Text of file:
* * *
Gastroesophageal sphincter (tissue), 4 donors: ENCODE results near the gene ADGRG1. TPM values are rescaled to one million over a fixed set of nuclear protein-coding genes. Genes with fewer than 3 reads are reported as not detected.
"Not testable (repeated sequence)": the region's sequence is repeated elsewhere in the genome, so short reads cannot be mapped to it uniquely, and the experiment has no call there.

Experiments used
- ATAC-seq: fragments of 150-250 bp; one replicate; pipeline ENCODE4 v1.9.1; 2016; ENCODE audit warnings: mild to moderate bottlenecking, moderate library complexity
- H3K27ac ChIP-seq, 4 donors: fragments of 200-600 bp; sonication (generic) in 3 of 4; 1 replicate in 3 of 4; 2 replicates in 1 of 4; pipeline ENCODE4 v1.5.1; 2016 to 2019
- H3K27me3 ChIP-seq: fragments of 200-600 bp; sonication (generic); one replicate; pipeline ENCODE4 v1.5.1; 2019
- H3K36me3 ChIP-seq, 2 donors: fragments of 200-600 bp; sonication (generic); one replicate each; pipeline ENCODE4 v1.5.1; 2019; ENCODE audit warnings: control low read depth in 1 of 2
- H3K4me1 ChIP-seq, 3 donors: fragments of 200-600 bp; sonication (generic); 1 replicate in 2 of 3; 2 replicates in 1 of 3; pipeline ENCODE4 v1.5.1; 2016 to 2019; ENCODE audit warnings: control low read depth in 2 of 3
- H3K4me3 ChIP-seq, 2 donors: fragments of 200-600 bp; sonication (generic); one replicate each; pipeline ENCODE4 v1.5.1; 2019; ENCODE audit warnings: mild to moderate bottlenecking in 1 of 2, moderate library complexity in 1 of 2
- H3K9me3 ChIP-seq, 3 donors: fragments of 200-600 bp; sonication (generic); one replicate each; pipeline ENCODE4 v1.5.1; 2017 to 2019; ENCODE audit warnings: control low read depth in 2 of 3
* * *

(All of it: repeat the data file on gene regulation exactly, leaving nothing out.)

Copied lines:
Gastroesophageal sphincter (tissue), 4 donors: ENCODE results near the gene ADGRG1. TPM values are rescaled to one million over a fixed set of nuclear protein-coding genes. Genes with fewer than 3 reads are reported as not detected.
"Not testable (repeated sequence)": the region's sequence is repeated elsewhere in the genome, so short reads cannot be mapped to it uniquely, and the experiment has no call there.

Experiments used
- ATAC-seq: fragments of 150-250 bp; one replicate; pipeline ENCODE4 v1.9.1; 2016; ENCODE audit warnings: mild to moderate bottlenecking, moderate library complexity
- H3K27ac ChIP-seq, 4 donors: fragments of 200-600 bp; sonication (generic) in 3 of 4; 1 replicate in 3 of 4; 2 replicates in 1 of 4; pipeline ENCODE4 v1.5.1; 2016 to 2019
- H3K27me3 ChIP-seq: fragments of 200-600 bp; sonication (generic); one replicate; pipeline ENCODE4 v1.5.1; 2019
- H3K36me3 ChIP-seq, 2 donors: fragments of 200-600 bp; sonication (generic); one replicate each; pipeline ENCODE4 v1.5.1; 2019; ENCODE audit warnings: control low read depth in 1 of 2
- H3K4me1 ChIP-seq, 3 donors: fragments of 200-600 bp; sonication (generic); 1 replicate in 2 of 3; 2 replicates in 1 of 3; pipeline ENCODE4 v1.5.1; 2016 to 2019; ENCODE audit warnings: control low read depth in 2 of 3
- H3K4me3 ChIP-seq, 2 donors: fragments of 200-600 bp; sonication (generic); one replicate each; pipeline ENCODE4 v1.5.1; 2019; ENCODE audit warnings: mild to moderate bottlenecking in 1 of 2, moderate library complexity in 1 of 2
- H3K9me3 ChIP-seq, 3 donors: fragments of 200-600 bp; sonication (generic); one replicate each; pipeline ENCODE4 v1.5.1; 2017 to 2019; ENCODE audit warnings: control low read depth in 2 of 3